More and more grocery stores are adding gluten free products to accommodate a growing number of customers adopting a wheatless diet. The shelves at Livonia Glatt Market include gluten free products for our customers’ dietary requirements. You may be wondering if you should ditch wheat products. Before you give up bread, beer and spaghetti completely, look at a gluten free reality to determine whether or not this lifestyle is for you.
ADOPTING A GLUTEN FREE DIET
Approximately one percent of people have celiac disease, an inherited autoimmune disease that damages the small intestine when gluten is ingested. According to a 2006 study, another .4 percent of people have a doctor-diagnosed wheat allergy that can trigger an allergic response in the skin, respiratory and gastrointestinal systems. According to the National Foundation for Celiac Awareness, as many as 18 million Americans have some non-celiac sensitivity to gluten.
An intolerance, allergy or sensitivity to gluten all necessitate adopting a gluten free, or minimal gluten diet in order to avoid the associated symptoms. Others without these sensitivities have started to go gluten free for health reasons. A concern over whether or not gluten is good for us has prompted the rise in gluten free diets, but gluten free doesn’t necessarily mean good health.
SHOULD YOU GO GLUTEN FREE?
If you have celiac disease or a wheat allergy, as your doctor can attest, you should likely adopt a gluten free diet. If you don’t have a gluten sensitivity, consider these factors when making your choice on whether or not to go gluten free.
Gluten free doesn’t always mean calorie free. Many gluten free versions of food can contain more calories than their counterparts in order to make up for the change in taste and texture that occurs when wheat is removed. That can mean more fat, more sugar and more sodium. Try adding in more fruits, vegetables and lean meats instead of gluten free versions of your wheat replacements.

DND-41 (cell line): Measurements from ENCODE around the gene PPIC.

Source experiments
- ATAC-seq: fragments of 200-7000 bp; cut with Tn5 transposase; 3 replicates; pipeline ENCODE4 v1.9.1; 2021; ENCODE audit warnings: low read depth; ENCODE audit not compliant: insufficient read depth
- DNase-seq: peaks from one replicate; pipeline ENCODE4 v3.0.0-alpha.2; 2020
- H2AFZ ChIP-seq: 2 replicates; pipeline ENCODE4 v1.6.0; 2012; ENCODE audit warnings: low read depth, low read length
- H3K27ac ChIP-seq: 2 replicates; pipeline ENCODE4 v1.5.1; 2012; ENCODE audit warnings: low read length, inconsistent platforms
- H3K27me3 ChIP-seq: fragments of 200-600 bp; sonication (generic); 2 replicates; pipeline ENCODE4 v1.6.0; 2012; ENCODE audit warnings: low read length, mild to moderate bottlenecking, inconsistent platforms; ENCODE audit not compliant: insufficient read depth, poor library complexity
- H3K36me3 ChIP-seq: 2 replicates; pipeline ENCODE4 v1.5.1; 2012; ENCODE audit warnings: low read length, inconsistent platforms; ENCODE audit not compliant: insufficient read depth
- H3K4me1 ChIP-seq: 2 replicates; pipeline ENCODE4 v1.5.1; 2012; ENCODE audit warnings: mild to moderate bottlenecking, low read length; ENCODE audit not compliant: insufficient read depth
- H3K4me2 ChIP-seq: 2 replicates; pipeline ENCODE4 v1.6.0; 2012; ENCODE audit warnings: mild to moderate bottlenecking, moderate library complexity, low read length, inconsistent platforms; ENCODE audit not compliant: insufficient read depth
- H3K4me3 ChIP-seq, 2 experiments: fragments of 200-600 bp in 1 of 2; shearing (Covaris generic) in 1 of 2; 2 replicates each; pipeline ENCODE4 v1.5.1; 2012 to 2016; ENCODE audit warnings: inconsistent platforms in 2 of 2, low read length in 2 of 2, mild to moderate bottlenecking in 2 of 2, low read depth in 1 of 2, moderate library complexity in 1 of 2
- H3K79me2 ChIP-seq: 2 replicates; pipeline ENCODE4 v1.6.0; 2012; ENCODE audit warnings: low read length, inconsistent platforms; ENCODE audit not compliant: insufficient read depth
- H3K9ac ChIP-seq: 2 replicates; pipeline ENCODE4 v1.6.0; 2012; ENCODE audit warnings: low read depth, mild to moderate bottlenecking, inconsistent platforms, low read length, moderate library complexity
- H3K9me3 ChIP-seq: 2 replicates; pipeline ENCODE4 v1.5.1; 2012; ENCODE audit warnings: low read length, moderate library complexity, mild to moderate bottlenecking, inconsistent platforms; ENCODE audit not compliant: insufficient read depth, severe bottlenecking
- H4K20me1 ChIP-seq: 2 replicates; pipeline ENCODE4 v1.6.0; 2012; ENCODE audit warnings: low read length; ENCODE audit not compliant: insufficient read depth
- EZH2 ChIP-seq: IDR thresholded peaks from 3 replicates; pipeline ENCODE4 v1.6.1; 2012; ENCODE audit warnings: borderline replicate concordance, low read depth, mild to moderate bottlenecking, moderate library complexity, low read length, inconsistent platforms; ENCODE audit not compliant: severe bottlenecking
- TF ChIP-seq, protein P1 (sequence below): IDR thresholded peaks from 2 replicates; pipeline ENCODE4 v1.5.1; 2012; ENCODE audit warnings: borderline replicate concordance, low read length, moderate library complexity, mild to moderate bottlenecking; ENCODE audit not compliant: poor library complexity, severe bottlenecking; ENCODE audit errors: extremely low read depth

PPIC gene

Gluten free foods can be more expensive. For individuals with a gluten intolerance, price increases come as a necessary evil. Gluten free foods can be more expensive to produce due to special grains and procedures to avoid cross-contamination.
Your skin problems may clear up. One advantage to going gluten free comes in the potential for skin condition improvement. Many people with celiac disease have found their skin improves when ditching gluten. Skin conditions like psoriasis and eczema have also shown improvement with a gluten free diet.
Nutrient replacement may be necessary. Removing wheat, barley and rye from your diet means getting rid of gluten, as well as essential nutrients like iron, fiber, folic acid, zinc, vitamin D and more. Individuals with celiac disease remove gluten with the supervision of a dietitian and must be careful to make up the nutrients they’re missing. Signs of nutrient deficiency include mood change, constipation, fatigue, hair loss and weakness.
For individuals with gluten intolerances such as celiacs and wheat allergies, going gluten free may be the best move for their diet. If you’re considering a gluten free diet to become more healthy, you may want to consult with your physician and do additional research before diving in completely. While there are health benefits to going gluten free, there are also risks for individuals without specific gluten intolerances.
If you do decide to adopt a gluten free diet, you can find gluten free products, including premium produce and lean meats at Livonia Glatt Market in Los Angeles on Pico Blvd.
Fowler, Paige. 7 Things That Happen When You Go Gluten-Free. Prevention. September 28, 2015.
Klein, Sarah. 9 Things You Should Know Before Going Gluten-Free. Celiac.org. February 12, 2014.
Vann, Madeline. Who Really Should Be on a Gluten-Free Diet? Everyday Health. June 6, 2011.